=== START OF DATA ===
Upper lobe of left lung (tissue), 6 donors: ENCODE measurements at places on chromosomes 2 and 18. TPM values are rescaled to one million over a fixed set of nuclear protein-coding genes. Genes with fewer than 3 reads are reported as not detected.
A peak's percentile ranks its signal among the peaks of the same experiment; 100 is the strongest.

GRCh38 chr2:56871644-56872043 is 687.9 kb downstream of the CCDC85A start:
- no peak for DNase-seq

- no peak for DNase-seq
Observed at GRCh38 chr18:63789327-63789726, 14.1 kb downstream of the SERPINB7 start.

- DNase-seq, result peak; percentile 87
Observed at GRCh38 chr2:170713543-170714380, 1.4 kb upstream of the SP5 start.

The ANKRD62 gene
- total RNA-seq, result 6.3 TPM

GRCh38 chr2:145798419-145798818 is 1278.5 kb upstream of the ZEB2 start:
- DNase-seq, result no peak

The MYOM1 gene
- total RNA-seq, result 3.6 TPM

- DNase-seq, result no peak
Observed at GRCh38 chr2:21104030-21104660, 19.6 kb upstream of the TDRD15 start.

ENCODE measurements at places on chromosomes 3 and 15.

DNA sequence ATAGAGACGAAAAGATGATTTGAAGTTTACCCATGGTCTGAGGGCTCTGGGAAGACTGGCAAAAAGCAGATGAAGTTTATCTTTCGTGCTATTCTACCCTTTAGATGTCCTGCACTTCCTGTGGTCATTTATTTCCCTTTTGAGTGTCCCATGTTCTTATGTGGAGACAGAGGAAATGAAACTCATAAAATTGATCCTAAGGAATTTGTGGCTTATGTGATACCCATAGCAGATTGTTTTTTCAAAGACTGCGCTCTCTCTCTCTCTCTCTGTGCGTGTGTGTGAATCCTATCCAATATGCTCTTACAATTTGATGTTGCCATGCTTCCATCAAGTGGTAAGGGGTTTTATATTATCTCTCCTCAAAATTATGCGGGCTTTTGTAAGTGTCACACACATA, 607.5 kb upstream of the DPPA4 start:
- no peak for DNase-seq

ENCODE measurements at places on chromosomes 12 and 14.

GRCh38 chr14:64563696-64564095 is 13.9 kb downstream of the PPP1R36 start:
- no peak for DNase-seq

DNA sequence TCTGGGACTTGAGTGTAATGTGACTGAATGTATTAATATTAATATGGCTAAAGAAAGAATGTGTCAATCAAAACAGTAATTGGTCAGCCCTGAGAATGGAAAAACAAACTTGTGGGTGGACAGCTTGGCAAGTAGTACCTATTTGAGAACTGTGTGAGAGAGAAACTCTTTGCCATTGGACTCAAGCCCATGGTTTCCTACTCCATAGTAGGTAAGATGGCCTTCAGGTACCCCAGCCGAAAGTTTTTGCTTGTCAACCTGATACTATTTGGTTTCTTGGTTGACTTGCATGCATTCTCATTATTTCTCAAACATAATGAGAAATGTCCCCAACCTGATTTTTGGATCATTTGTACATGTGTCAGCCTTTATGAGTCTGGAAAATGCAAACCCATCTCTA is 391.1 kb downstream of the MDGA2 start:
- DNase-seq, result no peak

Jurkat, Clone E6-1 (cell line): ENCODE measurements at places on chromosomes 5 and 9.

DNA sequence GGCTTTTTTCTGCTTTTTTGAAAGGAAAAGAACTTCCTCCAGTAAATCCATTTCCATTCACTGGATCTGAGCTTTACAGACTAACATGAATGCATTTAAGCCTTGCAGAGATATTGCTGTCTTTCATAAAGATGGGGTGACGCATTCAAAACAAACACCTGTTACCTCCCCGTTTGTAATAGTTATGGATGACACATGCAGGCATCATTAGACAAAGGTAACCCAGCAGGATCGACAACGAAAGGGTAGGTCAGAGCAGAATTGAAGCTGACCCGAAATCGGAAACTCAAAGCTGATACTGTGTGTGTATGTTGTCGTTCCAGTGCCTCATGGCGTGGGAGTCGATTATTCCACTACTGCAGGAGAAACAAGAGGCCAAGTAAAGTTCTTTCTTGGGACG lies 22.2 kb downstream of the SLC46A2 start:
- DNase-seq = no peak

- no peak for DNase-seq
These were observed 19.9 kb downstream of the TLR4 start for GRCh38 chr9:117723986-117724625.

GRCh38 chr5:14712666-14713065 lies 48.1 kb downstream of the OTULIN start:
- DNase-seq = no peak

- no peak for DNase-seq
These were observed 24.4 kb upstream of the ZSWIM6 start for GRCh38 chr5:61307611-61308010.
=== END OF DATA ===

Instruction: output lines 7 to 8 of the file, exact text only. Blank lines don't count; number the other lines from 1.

- DNase-seq, result peak; percentile 87
Observed at GRCh38 chr2:170713543-170714380, 1.4 kb upstream of the SP5 start.